Most analysis of multi-subject fMRI data is concerned with determining whether there exists a significant population-wide 'activation' in a comparison between two or more conditions. This is typically assessed by testing the average value of a contrast of parameter estimates (COPE) against zero in a general linear model (GLM) analysis. However, important information can also be obtained by testing whether there exist significant individual differences in effect magnitude between subjects, i.e. whether the variance of a COPE is significantly different from zero. Intuitively, such a test amounts to testing whether inter-individual differences are larger than would be expected given the within-subject error variance. We compare several methods for estimating variance components, including a) a naïve estimate using ordinary least squares (OLS); b) linear mixed effects in R (LMER); c) a novel Matlab implementation of iterative generalized least squares (IGLS) and its restricted maximum likelihood variant (RIGLS). All methods produced reasonable estimates of within- and between-subject variance components, with IGLS providing an attractive balance between sensitivity and appropriate control of false positives. Finally, we use the IGLS method to estimate inter-subject variance in a perfusion fMRI study (N = 18) of social evaluative threat, and show evidence for significant inter-individual differences in ventromedial prefrontal cortex (VMPFC), amygdala, hippocampus and medial temporal lobes, insula, and brainstem, with predicted inverse coupling between VMPFC and the midbrain periaqueductal gray only when high inter-individual variance was used to define the seed for functional connectivity analyses. In sum, tests of variance provides a way of selecting regions that show significant inter-individual variability for subsequent analyses that attempt to explain those individual differences.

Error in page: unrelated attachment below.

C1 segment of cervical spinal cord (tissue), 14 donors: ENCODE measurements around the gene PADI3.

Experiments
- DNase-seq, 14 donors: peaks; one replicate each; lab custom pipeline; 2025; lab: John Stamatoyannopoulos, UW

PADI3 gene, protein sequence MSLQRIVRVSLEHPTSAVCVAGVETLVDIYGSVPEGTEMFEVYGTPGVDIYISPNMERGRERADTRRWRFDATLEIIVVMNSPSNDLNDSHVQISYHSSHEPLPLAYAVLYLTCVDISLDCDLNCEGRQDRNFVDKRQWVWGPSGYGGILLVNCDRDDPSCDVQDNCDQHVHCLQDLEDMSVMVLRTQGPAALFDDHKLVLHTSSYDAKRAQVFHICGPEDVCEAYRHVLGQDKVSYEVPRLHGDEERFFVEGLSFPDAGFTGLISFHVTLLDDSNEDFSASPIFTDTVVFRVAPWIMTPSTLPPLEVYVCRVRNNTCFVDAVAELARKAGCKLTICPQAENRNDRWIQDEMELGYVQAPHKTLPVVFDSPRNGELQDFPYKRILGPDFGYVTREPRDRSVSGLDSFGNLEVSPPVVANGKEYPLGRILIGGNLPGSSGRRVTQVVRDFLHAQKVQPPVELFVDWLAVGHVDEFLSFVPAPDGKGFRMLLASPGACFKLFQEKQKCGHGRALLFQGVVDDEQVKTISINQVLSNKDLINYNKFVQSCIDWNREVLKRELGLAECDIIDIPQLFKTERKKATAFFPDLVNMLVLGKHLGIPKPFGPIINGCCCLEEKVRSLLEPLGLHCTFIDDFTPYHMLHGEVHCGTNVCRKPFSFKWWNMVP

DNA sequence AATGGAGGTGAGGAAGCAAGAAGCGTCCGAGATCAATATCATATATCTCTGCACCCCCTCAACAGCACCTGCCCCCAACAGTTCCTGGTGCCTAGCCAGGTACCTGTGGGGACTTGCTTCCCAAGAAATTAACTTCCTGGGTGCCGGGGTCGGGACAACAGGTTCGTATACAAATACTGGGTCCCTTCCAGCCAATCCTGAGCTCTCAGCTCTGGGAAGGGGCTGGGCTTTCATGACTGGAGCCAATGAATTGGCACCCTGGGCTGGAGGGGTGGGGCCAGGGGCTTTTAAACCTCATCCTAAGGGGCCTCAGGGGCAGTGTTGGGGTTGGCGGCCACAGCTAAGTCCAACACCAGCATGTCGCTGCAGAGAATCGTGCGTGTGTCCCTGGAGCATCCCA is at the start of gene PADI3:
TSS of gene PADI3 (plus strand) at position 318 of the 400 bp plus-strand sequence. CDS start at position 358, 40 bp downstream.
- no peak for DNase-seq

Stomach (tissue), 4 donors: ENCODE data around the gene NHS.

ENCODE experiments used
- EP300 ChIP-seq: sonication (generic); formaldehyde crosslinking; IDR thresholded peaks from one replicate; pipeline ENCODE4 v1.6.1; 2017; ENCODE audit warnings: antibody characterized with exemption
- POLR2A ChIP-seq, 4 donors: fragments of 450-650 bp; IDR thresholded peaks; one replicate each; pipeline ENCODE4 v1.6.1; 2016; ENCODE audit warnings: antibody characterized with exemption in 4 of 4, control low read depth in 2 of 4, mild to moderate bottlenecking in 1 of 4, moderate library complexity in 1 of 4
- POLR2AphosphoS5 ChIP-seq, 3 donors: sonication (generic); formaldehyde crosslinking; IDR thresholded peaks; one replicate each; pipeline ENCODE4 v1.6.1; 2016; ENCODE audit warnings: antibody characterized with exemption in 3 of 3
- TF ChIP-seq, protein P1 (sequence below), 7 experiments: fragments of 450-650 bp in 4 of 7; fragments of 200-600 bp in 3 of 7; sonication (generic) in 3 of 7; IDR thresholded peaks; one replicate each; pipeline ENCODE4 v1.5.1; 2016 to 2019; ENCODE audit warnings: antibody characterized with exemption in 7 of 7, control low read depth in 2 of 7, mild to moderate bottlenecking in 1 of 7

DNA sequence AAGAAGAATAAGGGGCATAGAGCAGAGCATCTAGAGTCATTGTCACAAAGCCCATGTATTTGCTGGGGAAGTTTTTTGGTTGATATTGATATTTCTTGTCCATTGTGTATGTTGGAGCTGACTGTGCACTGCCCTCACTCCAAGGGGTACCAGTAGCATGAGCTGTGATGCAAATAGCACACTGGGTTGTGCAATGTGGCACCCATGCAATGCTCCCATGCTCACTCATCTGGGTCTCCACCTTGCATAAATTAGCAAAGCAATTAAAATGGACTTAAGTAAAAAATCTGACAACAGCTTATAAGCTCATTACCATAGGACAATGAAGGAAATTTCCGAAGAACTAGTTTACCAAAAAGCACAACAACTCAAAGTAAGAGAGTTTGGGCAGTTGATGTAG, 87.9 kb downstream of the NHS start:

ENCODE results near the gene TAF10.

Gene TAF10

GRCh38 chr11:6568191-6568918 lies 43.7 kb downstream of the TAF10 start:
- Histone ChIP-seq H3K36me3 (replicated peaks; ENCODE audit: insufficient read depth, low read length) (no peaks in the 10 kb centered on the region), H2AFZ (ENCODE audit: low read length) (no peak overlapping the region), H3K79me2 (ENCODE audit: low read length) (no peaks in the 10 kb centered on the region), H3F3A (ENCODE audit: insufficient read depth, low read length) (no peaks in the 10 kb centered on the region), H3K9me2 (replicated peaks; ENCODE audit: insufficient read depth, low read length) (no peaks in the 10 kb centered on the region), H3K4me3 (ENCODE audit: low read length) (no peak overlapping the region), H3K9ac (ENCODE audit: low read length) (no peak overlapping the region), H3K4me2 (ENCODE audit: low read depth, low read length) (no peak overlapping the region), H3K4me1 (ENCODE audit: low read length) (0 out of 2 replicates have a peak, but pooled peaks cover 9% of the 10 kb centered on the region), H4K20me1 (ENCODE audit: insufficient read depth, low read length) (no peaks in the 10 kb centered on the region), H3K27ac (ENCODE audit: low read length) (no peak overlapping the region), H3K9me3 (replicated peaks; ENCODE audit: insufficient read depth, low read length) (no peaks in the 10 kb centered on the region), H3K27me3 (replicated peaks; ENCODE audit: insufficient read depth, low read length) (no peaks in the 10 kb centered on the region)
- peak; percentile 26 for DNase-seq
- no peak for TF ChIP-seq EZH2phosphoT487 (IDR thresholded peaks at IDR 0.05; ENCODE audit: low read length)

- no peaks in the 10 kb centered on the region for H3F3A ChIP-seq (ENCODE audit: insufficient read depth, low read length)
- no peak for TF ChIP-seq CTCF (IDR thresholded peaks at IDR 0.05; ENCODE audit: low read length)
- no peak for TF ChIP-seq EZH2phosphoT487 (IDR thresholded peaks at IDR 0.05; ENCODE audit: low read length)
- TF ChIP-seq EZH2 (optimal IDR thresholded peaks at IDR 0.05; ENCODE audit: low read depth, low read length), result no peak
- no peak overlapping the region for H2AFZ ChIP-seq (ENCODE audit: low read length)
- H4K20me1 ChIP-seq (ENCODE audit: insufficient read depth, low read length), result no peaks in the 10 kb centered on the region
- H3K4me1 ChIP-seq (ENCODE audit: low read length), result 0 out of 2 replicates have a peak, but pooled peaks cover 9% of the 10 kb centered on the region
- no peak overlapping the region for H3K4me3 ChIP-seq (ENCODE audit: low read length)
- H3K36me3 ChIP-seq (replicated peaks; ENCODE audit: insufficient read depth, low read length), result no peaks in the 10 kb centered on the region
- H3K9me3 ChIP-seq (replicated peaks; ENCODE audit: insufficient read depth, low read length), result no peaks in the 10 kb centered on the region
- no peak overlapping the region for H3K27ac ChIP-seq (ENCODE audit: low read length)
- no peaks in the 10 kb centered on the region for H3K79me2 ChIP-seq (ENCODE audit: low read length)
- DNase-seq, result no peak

- Iterative generalized least squares
- Likelihood ratio tests
- Multi-level GLM
- Restricted iterative generalized least squares
- Variance components
ASJC Scopus subject areas
- Cognitive Neuroscience